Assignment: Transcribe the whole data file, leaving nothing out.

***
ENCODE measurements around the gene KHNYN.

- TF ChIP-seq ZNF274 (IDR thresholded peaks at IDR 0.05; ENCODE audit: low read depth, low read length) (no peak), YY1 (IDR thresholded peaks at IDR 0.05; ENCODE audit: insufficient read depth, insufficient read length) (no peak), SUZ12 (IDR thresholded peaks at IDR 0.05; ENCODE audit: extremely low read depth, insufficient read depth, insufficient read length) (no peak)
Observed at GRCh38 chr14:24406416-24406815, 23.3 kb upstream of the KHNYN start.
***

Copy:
ENCODE measurements around the gene KHNYN.

- TF ChIP-seq ZNF274 (IDR thresholded peaks at IDR 0.05; ENCODE audit: low read depth, low read length) (no peak), YY1 (IDR thresholded peaks at IDR 0.05; ENCODE audit: insufficient read depth, insufficient read length) (no peak), SUZ12 (IDR thresholded peaks at IDR 0.05; ENCODE audit: extremely low read depth, insufficient read depth, insufficient read length) (no peak)
Observed at GRCh38 chr14:24406416-24406815, 23.3 kb upstream of the KHNYN start.